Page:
The University of Michigan men’s basketball team played three games last week, and they lost one and won the next two. On Wednesday (11/25/2015), UM lost to (#18) Connecticut 74-60, then on Thursday (11/26/2015), UM beat Charlotte 102-47, and finally on Friday (11/27/2015), UM beat Texas 78-72. All three games were played in Nassau (Bahamas), in the Battle 4 Atlantis tournament. Michigan came in 5th. Whoopee! The loss and wins leave Michigan with a record of 4-2.
The UConn game looked at lot like the disastrous Xavier game from last week: UConn exploited UM’s weak interior defense, and just overpowered UM. It started out OK, with UM playing pretty well, and opening up a nice 7-point lead (12-5) with 14:31 left in the 1st half, when the roof fell in. UConn went on a 19-4 run to go up by 8 (24-16) with 5:27 left, and pushed the lead up to 14 (36-22) at halftime. Yes, UM only scored 10 points in the last 14:31 of the 1st half. They shot 24%. It was ugly. The 2nd half was a little better, since UM played UConn even, but that meant a 14-point loss. The UConn lead got as high as 19 points (52-33) with 10:00 left in the game, but Michigan fought back, got as close as 8 points a few times, but never got any closer.
The bad part about playing in a 3-day, 8-team tournament is that you have to play 3 games in 3 days. The good part is that you don’t have time to dwell on a loss, you have to get ready for another game. Michigan looked lost in the UConn game, but they found themselves in the 2nd game, against Charlotte. Now, Charlotte is not a very good team, but the way UM throttled them is impressive, no matter who the opponent is. The margin of victory (55 points) is the highest for Michigan in 70 years. The 102 points they scored is a tournament record. It was quite a game. It was almost over at halftime, when UM led 44-22, and it was certainly over just 2:30 into the 2nd half, when UM went on 10-2 run to make it a 30-point lead (54-24). The last 17:30 was “mop up” time.
I was worried that UM might come out flat and tired in the 3rd and final game, vs. Texas, but they played well for the whole game. Texas is a quality opponent, and UM handled them. Michigan never trailed, and jumped out to another 12-5 lead, with 14:15 left in the 1st half. This time, they built on it, instead of letting their opponent back into the game. They got the lead up to 10 (25-15) with 10:11 left, and 12 points (44-32) at halftime. The lead stayed around 12 points for most of the 2nd half, although Texas did get as close as 1 point (67-66) with 4:26 to go. Michigan outscored them 11-6 down the stretch, and won solidly.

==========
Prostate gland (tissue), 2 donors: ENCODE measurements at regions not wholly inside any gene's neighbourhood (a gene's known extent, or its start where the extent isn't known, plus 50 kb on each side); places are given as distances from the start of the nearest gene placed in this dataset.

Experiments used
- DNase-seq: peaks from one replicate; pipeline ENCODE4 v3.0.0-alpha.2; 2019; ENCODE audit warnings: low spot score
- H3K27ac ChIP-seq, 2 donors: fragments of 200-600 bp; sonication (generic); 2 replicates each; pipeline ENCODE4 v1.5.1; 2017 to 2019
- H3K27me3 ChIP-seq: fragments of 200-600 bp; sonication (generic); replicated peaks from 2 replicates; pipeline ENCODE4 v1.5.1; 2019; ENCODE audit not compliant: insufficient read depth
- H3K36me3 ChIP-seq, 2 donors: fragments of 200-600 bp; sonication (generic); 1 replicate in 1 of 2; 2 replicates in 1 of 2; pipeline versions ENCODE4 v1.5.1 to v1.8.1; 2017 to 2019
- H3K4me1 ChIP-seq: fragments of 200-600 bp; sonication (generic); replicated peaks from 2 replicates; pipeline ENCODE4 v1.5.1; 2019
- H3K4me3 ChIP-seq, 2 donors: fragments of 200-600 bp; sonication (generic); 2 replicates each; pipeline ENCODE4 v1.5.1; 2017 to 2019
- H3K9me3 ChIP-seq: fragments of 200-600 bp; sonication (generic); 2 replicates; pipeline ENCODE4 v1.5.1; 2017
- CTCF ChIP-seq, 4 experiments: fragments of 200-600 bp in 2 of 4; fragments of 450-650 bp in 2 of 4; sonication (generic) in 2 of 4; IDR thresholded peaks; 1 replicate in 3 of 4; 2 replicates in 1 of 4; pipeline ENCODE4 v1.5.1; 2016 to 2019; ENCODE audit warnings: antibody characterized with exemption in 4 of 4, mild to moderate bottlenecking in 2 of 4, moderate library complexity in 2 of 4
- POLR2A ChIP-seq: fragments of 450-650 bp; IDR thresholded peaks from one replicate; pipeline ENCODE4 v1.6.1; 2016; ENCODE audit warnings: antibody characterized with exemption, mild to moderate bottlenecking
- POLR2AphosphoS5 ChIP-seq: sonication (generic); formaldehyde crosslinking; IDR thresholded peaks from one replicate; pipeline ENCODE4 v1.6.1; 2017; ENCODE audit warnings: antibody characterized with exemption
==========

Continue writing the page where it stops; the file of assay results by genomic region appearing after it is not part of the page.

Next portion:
So, did we learn anything about this season’s UM team this week? We sure did. We learned that they’re not going to just give up when the going gets tough. They lost 2 miserable games in a row (Xavier and UConn), but they bounced back very nicely against Charlotte and Texas. They’ve still got a lot of work to do, and a lot of things to figure out, but they’re headed in the right direction. Do I think they could beat Xavier or UConn yet if they had another chance? No, not yet, but they have the players to get there by the end of the season.
The stats for the UConn game are horrible, the worst in a while. UM shot terribly overall (18-for-56 = 32.1%), they shot terribly from 3-point range (8-for-29 = 27.6%), but at least they shot free throws well (16-for-20 = 80.0%). They got hammered on the boards (42-31), but they did win the turnover battle (9-12). Since UConn shot 50% overall, and 40% from 3-point range, 32%/28% just won’t make it.
The stats for the Charlotte game are very good. It’s hard to believe that this is the same team as the one that stunk up the joint against UConn. UM shot very well overall (39-for-63 = 61.9%), they shot 3-pointers very well (12-for-23 = 52.2%), and they shot free throws very well (12-for-14 = 85.7%). They crushed Charlotte on the boards (44-27), and they won the turnover battle (8-10). It was a dominating performance.
Finally, the stats for the Texas game are almost as good as the Charlotte stats. UM shot very well again overall (29-for-50 = 58.0%), they shot incredibly well from 3-point range (14-for-25 = 56.0%), but they shot free throws pretty poorly (6-for-12 = 50.0%). They won the rebounding battle (31-27), but lost the turnover battle (13-10). Keep in mind that the new Texas coach this season is Shaka Smart, who designed Virginia Commonwealth’s “Havoc” defense. Well, Michigan crushed VCU in the NCAA Tournament in 2013, and they handled the Texas version of “havoc” pretty well this season. 13 turnovers isn’t too bad.
For this tournament, Coach Beilein changed the starting lineup, starting Ricky Doyle instead of Mark Donnal. The other 4 starters were Aubrey Dawkins, Zak Irvin, Caris LeVert, and Derrick Walton Jr. Of the starters, only LeVert scored in double figures for all 3 games, with 21 vs. UConn, 13 in the Charlotte game, and 19 vs. Texas. Irvin (2, 12, and 13 points) and Walton (10, 8, and 13 points) both hit double figures in 2 of the 3 games. Dawkins hit double figures in one game (8, 10, and 6 points), and Doyle didn’t score much (5, 6, and 0 points).